Uplift Education Sat on Teacher-Rape Allegations for More Than a Year, Family Claims

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Donald Carter Jr.
A Dallas family says Uplift Education kept a known sexual predator on staff as a teacher for more than a year after learning he raped their teenage daughter.

The rape, according to a lawsuit filed Thursday by the parents and alleged victim (all identified by pseudonyms), happened on the night of Uplift Hampton Prep's homecoming game in November 2011.

Carter, who is currently charged with sexual assault, had been involved in "other deviant and felonious sexual relationships with other students at Hampton Prep" when he set his sights on the girl. He began a "careful and methodical process of grooming," giving her an inordinate amount of attention in school and calling her and texting her frequently, often after hours, putting increasing pressure on her to have sex.

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Texas Now Just Fifth to Last In Per-Student Education Spending

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Elgin County Archives
Once upon a time, when public schools could afford art.
The Texas legislature's decision to cut $5.4 billion from the public education budget three years ago had some rather predictable consequences: fewer teachers, larger class sizes and a sizable drop in the telling funding-per-pupil metric. Texas promptly dropped to 49th on the latter metric among states and Washington, D.C.

This past legislative session restored some $3.4 billion to public schools, which lawyers for the state touted as proof that Texas' school finance system is not in fact broken and shouldn't be interfered with by the courts.

Whether Austin District Judge William Dietz buys that argument will become clear in May, when he's expected to rule in an enormous school-finance lawsuit. For now, we can only marvel at the gains the legislature's partial funding restoration has brought about.

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The Texas Education Agency Is Preparing to Close an Azle Charter School for Foster Kids

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The way that Azleway Charter School Superintendent Steve Lenz describes it, his students wouldn't last long at a regular old public school.

Even the ones that aren't hospitalized or in special ed are often several grades behind where they should be. They also tend to move a lot. "Some of our students might come to us for three months, some might come for nine months, some might stay for two or three years," Lenz says.

Worse, they're often mistrustful of adults, and might do something violent to show it, like throw a desk at a teacher.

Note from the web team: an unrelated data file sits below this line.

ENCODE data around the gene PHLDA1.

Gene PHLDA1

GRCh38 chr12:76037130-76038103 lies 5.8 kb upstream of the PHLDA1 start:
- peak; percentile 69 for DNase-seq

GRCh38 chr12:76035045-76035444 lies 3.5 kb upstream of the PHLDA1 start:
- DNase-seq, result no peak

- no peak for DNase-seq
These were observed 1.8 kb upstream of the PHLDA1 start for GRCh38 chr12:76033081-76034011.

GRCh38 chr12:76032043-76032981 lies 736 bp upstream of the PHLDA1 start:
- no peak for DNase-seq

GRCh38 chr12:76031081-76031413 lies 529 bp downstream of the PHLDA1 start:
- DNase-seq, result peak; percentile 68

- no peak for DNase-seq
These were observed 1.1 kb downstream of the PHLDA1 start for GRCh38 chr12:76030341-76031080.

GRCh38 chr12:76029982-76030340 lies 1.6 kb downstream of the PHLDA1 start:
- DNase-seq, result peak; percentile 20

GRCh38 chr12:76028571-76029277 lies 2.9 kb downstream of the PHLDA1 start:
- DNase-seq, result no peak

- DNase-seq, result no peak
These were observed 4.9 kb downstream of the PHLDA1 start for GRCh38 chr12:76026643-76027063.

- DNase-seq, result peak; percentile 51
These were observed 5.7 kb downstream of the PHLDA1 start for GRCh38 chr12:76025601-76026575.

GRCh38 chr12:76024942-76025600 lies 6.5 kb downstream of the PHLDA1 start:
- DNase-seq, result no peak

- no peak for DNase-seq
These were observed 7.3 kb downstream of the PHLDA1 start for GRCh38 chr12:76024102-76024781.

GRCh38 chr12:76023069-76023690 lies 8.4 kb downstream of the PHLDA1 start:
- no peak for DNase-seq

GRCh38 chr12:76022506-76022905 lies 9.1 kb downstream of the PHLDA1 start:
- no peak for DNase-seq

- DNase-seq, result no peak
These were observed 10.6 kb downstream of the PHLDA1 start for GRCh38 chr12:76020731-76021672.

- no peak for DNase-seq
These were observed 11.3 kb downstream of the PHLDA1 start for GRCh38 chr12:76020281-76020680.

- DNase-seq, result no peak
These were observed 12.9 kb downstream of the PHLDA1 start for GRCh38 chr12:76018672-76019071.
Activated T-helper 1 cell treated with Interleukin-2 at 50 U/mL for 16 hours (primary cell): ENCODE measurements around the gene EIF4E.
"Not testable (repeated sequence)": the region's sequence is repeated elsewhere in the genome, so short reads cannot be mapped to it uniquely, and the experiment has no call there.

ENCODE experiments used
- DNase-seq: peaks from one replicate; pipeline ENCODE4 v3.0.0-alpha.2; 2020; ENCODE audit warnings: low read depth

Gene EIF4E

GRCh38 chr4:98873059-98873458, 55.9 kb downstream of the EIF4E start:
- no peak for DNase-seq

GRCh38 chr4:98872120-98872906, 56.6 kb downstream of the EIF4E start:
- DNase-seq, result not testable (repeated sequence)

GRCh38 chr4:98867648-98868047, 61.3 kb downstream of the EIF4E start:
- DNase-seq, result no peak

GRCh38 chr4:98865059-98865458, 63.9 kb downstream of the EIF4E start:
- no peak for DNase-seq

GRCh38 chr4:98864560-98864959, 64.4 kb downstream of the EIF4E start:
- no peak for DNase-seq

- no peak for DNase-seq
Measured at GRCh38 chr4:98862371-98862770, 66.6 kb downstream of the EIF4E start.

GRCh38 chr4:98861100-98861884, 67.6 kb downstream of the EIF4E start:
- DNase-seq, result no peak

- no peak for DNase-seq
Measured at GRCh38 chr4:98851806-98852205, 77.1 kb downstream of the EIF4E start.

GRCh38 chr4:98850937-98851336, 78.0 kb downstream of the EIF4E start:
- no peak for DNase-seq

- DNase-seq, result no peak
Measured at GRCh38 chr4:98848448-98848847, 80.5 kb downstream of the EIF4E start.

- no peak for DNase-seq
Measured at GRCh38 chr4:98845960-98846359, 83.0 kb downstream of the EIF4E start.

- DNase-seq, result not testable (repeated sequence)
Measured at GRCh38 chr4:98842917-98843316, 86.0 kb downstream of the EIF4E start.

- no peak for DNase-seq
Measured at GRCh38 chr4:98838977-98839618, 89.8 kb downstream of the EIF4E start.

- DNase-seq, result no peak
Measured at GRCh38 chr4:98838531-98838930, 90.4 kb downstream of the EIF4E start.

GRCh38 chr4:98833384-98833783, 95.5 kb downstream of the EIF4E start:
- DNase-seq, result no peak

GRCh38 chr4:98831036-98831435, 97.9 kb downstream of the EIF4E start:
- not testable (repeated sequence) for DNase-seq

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Are Mike Morath and Dallas ISD's Home-Rule Backers Overstating How Terrible the Schools Are?

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Dallas ISD Trustee Mike Morath, who came forward yesterday to explain his role as the watchmaker who set into motion Support Our Public Schools, is Rain Man-like in his ability to spout off statistics. He -- and Mayor Mike Rawlings and the others behind the home-rule push -- have been dropping a lot of numbers recently, giving the general impression that DISD is an abject and irredeemable failure.

But Morath et al might be overstating things just a bit. DISD isn't Highland Park, but is it really as awful as they say?

The short answer is no. The Dallas Morning News' Matthew Haag does a solid job of picking apart one of SOPS' claims, that "Only 7% of DISD seniors graduate high school prepared to go to college." (In his weekend Q&A with the DMN, Morath puts the figure at 8.1 percent).

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Tarrant County College's White Student Union Debuts on National Hate-Group List

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Richard Railey
Just so there's no confusion, the White Student Union of Tarrant County College never had any official connection to Tarrant County College. The group was founded a little more than a year ago by Richard Railey, a 56-year-old white supremacist who happened taking classes there. There was nothing for the school to do but ask Railey to include a disclaimer "Not an officially chartered or school sanctioned club") and tweak the name to avoid confusion. (it's now simply the White Student Union of Tarrant County).

The Tarrant County GOP also made clear it wanted nothing to do with the organization (in the past it has counted Railey as a precinct chair). Ronald Reagan, the Heritage Foundation, the Cato Institute, all of whom Railey claims as ideological allies, would no doubt have the same reaction.

Nor, it seems, did Railey's fellow students thrill to his message, which had a little to do with a specific program aimed at boosting academic achievement among minority students and very much to do with white people being awesome. The registration table he set up on campus last spring apparently garnered little interest.